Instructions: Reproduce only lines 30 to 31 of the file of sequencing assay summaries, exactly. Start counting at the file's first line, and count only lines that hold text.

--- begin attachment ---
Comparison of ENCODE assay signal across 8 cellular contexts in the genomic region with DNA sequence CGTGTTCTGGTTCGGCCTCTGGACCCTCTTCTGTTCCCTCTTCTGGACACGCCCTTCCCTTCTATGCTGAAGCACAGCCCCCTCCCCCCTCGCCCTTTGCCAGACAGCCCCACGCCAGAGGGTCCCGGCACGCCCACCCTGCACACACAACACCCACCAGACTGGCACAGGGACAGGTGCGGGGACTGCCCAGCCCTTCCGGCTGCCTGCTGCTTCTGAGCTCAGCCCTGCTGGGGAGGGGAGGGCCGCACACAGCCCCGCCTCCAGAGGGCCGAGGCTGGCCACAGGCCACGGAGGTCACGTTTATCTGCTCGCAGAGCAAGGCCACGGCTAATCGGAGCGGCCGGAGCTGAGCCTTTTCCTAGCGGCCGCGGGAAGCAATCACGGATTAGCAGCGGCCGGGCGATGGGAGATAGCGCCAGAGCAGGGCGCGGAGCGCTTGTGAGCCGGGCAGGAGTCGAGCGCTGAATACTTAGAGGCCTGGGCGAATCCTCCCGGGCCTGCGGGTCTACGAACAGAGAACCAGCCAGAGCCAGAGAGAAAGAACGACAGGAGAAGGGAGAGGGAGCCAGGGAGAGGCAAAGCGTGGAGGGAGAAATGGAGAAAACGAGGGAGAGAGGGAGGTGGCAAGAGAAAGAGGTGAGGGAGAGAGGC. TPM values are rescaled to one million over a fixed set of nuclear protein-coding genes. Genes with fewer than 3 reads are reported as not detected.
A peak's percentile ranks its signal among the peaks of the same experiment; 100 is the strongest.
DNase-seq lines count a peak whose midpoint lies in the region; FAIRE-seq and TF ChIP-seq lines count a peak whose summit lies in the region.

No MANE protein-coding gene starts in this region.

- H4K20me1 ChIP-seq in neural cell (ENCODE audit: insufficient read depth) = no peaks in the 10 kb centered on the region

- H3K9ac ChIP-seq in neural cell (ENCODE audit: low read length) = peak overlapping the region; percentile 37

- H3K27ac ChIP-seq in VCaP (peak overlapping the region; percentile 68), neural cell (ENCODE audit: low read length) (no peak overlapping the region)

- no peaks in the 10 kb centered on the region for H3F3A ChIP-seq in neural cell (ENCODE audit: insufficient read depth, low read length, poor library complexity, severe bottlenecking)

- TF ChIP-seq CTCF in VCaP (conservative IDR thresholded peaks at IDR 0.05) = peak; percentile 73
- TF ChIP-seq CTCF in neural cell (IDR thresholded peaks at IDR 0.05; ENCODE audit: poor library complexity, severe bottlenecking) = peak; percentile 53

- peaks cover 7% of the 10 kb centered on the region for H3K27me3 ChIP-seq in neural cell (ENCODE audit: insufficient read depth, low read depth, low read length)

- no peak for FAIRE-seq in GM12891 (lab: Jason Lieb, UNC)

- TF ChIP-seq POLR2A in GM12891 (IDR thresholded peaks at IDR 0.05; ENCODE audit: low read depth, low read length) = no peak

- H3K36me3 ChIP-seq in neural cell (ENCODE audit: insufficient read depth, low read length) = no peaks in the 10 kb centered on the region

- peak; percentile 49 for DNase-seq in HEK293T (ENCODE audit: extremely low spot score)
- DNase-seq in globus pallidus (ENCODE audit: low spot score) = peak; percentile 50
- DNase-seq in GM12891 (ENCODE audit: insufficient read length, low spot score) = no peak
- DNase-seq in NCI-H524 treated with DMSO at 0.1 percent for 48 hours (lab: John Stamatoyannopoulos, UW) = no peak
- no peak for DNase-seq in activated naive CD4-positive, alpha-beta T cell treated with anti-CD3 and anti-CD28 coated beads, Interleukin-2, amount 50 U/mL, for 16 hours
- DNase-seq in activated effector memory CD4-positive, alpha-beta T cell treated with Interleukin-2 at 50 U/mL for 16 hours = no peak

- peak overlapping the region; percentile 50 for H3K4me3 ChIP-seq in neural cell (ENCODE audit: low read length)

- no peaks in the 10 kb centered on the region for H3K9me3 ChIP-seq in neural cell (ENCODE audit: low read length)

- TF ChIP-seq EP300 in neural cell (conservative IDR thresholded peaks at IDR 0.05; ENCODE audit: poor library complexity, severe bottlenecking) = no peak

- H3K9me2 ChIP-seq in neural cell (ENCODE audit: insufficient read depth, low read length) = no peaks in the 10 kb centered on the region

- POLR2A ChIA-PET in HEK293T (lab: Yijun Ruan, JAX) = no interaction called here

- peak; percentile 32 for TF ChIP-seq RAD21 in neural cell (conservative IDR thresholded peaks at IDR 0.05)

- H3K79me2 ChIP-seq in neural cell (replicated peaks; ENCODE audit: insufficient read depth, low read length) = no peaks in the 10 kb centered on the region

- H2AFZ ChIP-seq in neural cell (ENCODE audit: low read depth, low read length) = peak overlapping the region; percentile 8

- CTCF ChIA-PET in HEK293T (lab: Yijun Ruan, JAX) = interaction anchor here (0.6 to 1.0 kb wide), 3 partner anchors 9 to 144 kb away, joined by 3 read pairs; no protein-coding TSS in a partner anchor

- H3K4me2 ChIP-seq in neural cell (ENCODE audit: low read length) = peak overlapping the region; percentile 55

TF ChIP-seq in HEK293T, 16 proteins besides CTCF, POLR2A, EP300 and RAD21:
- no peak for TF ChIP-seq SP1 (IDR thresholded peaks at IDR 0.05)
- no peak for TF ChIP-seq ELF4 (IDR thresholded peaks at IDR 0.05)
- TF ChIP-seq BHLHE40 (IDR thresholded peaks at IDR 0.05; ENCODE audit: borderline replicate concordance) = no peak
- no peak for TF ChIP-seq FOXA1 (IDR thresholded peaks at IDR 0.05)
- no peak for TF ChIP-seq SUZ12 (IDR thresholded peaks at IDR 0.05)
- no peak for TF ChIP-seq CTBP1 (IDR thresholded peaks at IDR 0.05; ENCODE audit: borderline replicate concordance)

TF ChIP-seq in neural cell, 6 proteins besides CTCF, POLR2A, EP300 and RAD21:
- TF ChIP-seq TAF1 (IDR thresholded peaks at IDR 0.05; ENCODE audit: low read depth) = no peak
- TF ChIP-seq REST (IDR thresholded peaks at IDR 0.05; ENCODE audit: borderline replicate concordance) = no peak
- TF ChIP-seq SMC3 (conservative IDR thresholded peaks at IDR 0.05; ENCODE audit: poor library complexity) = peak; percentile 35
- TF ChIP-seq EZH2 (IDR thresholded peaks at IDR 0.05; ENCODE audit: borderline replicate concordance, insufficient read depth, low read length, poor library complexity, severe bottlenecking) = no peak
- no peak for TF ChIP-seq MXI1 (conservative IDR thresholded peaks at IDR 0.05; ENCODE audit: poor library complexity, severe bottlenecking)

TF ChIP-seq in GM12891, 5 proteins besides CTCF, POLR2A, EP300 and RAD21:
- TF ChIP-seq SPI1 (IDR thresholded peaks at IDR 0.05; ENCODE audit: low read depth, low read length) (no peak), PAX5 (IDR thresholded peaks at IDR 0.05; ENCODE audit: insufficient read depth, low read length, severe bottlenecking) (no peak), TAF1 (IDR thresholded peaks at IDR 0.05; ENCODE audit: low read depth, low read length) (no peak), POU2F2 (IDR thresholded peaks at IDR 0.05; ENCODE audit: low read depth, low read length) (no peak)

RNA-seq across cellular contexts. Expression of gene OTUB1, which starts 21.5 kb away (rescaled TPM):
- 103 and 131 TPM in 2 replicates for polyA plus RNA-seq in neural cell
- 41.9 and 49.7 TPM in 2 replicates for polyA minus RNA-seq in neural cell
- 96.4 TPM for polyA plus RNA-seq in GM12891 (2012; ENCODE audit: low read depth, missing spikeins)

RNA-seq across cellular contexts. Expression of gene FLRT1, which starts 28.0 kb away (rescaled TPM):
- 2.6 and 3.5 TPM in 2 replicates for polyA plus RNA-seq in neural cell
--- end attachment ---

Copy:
- H3K4me2 ChIP-seq in neural cell (ENCODE audit: low read length) = peak overlapping the region; percentile 55

TF ChIP-seq in HEK293T, 16 proteins besides CTCF, POLR2A, EP300 and RAD21: